On the surface, Charnas is a serious and even grim writer. Her stories could rightly be called tragedies for the most part. But poke a little deeper, and I think you'll see a strain of comedy, of black humor, that clears her fiction of any charges of imbalance, and lends perspective to her moral universe. If you don't think that the account by "Boobs" of her first taste of human flesh is delightfully grand guignol, then you're not opened up enough to the irony Charnas intends. Likewise with some of Weyland's more tart comments to his psychiatrist. "The laugh with the bubble of blood at the corner of the lips" is what we have here.
Charnas seems to me to bear an affinity with several fine predecessors and contemporaries. Sometimes her work recalls the similar stylings and concerns of Elizabeth Hand or Kathe Koja. A piece like "Advocates" (co-written with Chelsea Quinn Yarbro) summons up comparisons to Harlan Ellison's "The Prowler in the City at the Edge of the World." Jack Williamson's magnificent DARKER THAN YOU THINK (1948) can surely lay claim to being grandfather to "Boobs." And surely Charnas's fascination with and use of the theater is the most pronounced in the genre since the heyday of Fritz Leiber. This reverence for ancestors is a vital part of any honest and self-respecting fantasist's makeup.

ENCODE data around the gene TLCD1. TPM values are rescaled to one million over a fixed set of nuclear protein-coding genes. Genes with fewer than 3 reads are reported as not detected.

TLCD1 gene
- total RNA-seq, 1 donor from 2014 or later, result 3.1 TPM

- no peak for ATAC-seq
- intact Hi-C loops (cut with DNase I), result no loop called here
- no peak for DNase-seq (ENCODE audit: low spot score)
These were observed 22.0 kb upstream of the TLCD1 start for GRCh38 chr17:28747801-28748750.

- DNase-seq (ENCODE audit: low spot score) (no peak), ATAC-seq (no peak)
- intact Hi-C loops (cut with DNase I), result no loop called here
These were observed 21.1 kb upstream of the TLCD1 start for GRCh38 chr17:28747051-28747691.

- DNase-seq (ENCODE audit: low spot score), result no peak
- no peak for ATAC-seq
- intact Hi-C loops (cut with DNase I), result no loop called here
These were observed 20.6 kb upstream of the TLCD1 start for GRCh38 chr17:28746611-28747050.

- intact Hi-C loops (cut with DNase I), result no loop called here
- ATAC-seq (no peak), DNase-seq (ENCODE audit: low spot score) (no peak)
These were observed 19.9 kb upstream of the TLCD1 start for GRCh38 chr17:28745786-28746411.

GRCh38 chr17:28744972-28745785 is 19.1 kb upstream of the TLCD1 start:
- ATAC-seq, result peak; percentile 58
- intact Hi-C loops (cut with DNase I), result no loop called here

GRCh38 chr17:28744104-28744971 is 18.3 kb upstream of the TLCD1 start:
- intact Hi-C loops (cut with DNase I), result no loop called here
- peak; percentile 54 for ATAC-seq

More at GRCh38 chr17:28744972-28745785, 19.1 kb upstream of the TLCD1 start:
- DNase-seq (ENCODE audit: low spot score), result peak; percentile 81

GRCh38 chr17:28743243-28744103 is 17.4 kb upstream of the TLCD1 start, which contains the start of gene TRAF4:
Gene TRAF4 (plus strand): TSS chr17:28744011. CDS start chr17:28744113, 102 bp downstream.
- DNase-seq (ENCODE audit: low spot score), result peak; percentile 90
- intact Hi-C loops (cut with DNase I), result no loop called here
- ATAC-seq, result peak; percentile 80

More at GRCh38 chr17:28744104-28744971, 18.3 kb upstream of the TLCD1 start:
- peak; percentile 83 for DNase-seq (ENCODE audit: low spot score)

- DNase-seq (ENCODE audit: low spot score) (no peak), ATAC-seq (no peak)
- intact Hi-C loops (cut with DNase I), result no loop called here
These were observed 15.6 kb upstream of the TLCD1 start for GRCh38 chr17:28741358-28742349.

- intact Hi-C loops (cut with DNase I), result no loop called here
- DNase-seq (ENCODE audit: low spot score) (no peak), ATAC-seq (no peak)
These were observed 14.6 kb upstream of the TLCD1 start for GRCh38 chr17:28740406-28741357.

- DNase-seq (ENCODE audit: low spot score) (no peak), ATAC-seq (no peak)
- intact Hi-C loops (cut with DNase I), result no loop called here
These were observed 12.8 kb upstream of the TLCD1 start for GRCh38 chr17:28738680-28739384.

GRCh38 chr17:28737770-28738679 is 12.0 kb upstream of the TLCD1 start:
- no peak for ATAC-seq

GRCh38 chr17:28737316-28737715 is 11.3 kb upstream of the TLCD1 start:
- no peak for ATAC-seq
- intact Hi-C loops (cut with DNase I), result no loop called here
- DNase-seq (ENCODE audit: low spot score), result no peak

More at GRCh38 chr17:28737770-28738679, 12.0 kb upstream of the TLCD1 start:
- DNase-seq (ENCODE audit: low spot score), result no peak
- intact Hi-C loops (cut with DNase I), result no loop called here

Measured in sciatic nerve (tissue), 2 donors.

But surely you're tired of me weaving my Charnas tapestry by now, however intriguing the figures are against their mysteriously variegated background. It's time for you to listen to Suzy.
I'm sure you won't have any trouble picking her out of the crowd.